The N95 is Nokia's flagship mobile device so far in 2007 -- we say mobile device as Nokia shies away from labelling its N series "mobile phones". You'd be forgiven for asking the question, "What is the Nokia N95?" In the inescapable advertising blitz around, we've seen the Finnish phone giant touting the N95 as "this thing in my pocket" or "what computers have become", but we think the marketing department takes the cake with with its description in the manual: "your personal gateway to a world of endless possibilities."
Despite the hype, the N95 succeeds in taking the bar and raising it barely within the grasp of other manufacturers. HSDPA-enhanced 3G downloads, a 5-megapixel camera, GPS and entertainment applications a-go-go are but the tip of the iceberg for this mobile multimedia marvel.
Nokia's N95 isn't much wider or taller than most compact phones, but its thickness makes it slightly hefty. Measuring 99 by 53 by 21 mm when closed, pocketing the N95 in tight jeans creates a slight lump -- about as much as a compact camera like one in the Canon IXUS range.
The N95 is the first device we've seen with a two-way slider design: slide it up to access the keypad, or down to get to the dedicated multimedia controls (FF, play/pause, stop and RW keys), which also puts the 2.5-inch screen into landscape mode.
On the back is a 5-megapixel camera with a Carl Zeiss lens, auto-focus, and a lens cover switch that activates the camera -- again, turning the large and bright screen into a viewfinder. The LED flash isn't as good as a Xenon flash, like the one found on Sony Ericsson's K800i, but does a decent enough job for close-range night shots. The pictures we've taken on the N95 are, without a doubt, the best we've seen from camera-phone to date. Recorded video is excellent, too, at 640x480 pixels and 30fps (which is technically DVD quality in the US -- NTSC).
Around the edges of the N95 are stereo speakers, a 3.5mm headphone jack, an infrared port, a microSD card slot, a mini-USB port, and some volume and media shortcut keys. Nokia includes a 1GB card in the box.
The Nokia N95's wireless abilities include 3.5G (aka HSDPA) for fast downloads through your mobile operator, 802.11g Wi-Fi, Bluetooth 2.0 and infrared for archaic devices. The N95 also doubles as a wireless broadband modem for connecting your laptop while you're on the road, say.
The Web browser renders pages very well, the only fault we could find was the lack of flash support for looking at sites like YouTube. Multimedia treats include an MP3 player, video player, FM radio and support for Bluetooth headphones. A custom large-icon menu also appears when you slide out the multimedia keys. A zippy sci-fi racing game called System Rush can also be found here.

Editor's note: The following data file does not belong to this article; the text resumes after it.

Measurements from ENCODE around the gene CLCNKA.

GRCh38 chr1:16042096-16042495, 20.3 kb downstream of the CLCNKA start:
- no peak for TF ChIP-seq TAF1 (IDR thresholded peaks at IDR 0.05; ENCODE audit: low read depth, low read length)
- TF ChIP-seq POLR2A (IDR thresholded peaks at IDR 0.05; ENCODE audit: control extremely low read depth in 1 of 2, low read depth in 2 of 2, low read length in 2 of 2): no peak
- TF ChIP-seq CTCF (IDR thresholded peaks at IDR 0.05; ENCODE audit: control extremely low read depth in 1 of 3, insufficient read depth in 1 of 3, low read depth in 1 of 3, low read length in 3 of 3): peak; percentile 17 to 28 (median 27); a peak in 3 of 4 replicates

Photos taken with the N95 can be uploaded to Web sites Flickr and Vox with ease, or shared via the traditional methods like Bluetooth, MMS, e-mail or infrared for really old phones.
There's an AV cable in the box that lets you hook up the N95 to a TV or stereo to browse photos or watch movies on the big screen, or to listen to music through a stereo. Nokia includes a pair of average-sounding headphones in the box, which doubles as a hands-free headset, thankfully you can swap these out with any other standard 3.5mm pair. A mini-USB cable and a Windows software CD is also bundled for fast PC or laptop data transfers.
The N95 biggest flaw is battery life -- we rarely got more than a single day's use. If you are using something as your MP3 player, email device, Web browser and phone, it's no surprise, really. Nokia rates talk time on 3G at only 2.5 hours, music playback 7 hours, standby time 9 days -- but who would pay over AU$1000 for a device just to sit there. With minimal usage -- a couple of texts per day -- we got just under three days.
While the battery is our number one gripe, another is the sluggish processor when multiple applications are running. Adding to the problem -- or causing it -- is the N95's Symbian-based operating system, which keeps multiple applications open unless you specifically hit exit, each taking their own slice of system memory.
GPS mapping on the N95 looks promising; the second phone after the Mio A701 to have sat nav built-in. However, we weren't able to lock onto a GPS satellite for some reason during our test period -- perhaps the areas we tested in didn't have a clear enough view of the sky. Regardless, maps and routing info are downloaded over-the-air and on-the-fly (for over 100 different countries Nokia tells us), but beware this attracts data charges from mobile operators -- maps are not pre-loaded or included on the memory card.
You can "upgrade" the N95's navigation abilities to support automatic voice instructions for each turn, but this attracts an additional charge per region -- it costs from AU$12.45 for a 7-day licence to AU$132.94 for 3 years. Other premium services include city guides -- the Sydney one costs AU$13.28, for example. Thankfully local points of interest like restaurants and attractions are included for free, and you can easily make a call to make a dinner reservation at any eatery you find.
Despite battery and performance issues, the N95 sets new standards for mobile connectivity and we award it Editors' Choice for its innovative design, the best imaging we've seen in its class, and support for standards such as UPnP, mini-USB and 3.5mm audio output.
Business users might balk at the lack of a QWERTY keypad, but there are viewers for Word, Excel, PowerPoint and PDF files. Synchronisation of calendar, contacts, to-do, notes and e-mail is also supported.
Nokia's N95 carries a relatively high price of AU$1,379 (RRP), but considering the converged nature of this device, the ease of operation and integration with the operating system, we're not too fussed. Until Apple's iPhone hits the shelves in Australia next year, the N95 will be hard to top.